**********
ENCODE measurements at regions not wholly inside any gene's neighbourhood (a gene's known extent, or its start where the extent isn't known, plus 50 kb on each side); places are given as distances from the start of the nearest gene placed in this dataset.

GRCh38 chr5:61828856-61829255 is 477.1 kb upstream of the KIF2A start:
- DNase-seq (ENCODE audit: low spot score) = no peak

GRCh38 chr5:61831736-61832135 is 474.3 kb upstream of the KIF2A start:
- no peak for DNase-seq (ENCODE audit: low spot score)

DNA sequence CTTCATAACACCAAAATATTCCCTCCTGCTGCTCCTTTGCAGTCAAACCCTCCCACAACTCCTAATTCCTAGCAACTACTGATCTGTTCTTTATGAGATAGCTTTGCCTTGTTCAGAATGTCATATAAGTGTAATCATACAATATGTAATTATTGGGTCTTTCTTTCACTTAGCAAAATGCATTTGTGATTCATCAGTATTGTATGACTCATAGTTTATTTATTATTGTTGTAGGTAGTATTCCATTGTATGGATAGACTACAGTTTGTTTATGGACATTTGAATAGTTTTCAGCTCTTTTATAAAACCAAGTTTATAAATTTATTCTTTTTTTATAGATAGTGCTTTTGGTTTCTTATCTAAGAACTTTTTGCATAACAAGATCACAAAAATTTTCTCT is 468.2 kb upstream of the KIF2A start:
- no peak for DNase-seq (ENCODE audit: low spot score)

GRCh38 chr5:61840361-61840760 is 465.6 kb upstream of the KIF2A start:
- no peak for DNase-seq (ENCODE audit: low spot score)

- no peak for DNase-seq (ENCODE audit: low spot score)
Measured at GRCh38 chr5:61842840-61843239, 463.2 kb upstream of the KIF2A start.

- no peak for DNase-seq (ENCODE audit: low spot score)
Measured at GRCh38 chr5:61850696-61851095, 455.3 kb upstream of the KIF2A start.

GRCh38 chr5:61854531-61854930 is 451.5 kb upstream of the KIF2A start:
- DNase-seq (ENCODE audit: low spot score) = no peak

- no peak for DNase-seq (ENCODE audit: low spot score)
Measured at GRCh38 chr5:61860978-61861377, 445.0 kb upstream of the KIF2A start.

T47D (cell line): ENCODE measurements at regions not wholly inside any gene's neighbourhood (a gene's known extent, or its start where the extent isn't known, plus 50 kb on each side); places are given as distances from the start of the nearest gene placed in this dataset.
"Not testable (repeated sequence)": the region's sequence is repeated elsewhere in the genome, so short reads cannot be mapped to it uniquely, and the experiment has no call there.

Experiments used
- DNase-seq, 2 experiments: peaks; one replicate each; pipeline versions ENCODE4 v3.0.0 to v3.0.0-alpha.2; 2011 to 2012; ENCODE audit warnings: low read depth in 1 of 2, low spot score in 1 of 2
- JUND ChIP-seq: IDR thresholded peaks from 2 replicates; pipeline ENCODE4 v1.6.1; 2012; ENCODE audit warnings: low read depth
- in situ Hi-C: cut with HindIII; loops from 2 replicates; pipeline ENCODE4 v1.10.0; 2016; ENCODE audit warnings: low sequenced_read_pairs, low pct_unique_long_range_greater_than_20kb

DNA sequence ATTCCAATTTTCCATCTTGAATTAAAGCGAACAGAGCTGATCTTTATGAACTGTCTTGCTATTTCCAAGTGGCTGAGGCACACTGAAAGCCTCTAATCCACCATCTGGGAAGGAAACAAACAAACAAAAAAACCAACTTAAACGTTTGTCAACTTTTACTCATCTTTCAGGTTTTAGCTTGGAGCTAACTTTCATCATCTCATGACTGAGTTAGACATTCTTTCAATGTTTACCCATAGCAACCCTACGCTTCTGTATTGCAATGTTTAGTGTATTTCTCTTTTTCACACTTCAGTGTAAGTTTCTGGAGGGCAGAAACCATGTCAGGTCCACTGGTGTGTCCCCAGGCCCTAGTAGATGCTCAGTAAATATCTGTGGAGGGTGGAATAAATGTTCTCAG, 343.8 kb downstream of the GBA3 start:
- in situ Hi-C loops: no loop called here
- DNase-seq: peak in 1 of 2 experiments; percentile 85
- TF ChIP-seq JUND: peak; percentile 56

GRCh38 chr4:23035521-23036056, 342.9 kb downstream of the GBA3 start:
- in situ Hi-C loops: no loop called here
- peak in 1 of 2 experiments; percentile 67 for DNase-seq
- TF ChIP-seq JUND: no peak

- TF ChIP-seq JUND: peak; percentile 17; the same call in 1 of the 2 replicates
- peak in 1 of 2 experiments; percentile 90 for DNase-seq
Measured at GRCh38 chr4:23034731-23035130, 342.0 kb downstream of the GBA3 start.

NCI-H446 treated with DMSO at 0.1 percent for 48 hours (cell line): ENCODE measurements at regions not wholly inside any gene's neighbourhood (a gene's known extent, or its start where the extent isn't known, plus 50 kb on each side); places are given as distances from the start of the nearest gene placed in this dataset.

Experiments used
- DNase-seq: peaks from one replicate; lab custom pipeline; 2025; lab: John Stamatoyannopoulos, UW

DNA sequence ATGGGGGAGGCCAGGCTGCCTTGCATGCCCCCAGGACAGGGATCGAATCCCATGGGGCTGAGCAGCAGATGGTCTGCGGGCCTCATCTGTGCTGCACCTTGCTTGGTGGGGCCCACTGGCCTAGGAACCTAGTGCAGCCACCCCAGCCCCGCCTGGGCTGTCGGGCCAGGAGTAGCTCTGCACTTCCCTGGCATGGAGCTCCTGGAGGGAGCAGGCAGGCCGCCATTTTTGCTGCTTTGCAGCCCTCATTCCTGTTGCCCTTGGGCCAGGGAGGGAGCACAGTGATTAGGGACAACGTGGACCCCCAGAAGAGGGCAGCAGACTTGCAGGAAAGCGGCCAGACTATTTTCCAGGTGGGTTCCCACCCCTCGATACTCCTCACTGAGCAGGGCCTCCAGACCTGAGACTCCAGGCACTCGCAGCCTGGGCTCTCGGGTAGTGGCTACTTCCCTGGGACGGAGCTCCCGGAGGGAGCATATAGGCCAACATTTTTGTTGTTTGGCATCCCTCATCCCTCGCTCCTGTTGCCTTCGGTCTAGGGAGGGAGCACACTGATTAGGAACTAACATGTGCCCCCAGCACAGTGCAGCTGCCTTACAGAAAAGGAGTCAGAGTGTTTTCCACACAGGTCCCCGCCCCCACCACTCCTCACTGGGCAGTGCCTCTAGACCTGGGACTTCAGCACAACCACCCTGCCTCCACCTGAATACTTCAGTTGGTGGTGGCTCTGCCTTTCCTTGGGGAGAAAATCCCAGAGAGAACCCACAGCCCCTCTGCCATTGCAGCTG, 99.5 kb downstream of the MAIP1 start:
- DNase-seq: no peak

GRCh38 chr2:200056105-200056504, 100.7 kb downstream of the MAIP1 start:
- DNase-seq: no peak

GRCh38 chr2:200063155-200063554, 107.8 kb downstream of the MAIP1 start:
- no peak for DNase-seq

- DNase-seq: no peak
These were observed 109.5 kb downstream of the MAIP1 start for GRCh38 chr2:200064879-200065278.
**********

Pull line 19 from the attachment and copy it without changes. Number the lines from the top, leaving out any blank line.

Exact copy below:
"Not testable (repeated sequence)": the region's sequence is repeated elsewhere in the genome, so short reads cannot be mapped to it uniquely, and the experiment has no call there.